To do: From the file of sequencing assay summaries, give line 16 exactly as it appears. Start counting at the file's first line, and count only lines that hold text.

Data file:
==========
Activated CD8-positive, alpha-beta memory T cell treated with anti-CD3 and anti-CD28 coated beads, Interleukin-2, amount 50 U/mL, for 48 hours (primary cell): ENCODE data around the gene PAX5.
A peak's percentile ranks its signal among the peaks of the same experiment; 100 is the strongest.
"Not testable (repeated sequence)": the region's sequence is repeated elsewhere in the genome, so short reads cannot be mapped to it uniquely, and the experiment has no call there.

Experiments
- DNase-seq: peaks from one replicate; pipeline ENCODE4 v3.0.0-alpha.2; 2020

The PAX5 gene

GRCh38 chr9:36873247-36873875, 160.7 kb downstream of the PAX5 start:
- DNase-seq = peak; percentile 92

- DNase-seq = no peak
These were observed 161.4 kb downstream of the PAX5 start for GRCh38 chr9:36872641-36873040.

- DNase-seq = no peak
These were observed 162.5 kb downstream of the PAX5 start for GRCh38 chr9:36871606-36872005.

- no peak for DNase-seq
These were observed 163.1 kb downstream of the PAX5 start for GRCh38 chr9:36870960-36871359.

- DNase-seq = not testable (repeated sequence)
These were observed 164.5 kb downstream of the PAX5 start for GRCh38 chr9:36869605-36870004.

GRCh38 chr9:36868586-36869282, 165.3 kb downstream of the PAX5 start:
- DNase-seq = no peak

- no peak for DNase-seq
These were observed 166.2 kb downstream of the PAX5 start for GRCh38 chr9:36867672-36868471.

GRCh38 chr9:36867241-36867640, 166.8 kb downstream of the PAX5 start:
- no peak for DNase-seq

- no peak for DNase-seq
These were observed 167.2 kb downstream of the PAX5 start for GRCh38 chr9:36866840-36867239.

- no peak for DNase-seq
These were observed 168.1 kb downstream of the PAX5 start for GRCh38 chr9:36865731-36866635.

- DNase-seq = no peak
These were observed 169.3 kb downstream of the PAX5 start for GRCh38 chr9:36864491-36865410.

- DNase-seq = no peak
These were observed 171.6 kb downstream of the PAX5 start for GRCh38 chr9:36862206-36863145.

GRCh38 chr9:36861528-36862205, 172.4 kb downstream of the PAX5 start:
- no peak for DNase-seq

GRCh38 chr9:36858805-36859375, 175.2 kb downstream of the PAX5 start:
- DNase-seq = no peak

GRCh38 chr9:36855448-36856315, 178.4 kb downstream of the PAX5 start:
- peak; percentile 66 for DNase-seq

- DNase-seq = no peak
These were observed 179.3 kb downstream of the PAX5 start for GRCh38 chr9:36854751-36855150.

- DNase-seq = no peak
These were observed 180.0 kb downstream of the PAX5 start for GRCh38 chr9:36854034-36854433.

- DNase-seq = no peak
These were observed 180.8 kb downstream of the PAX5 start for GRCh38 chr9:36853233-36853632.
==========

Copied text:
These were observed 164.5 kb downstream of the PAX5 start for GRCh38 chr9:36869605-36870004.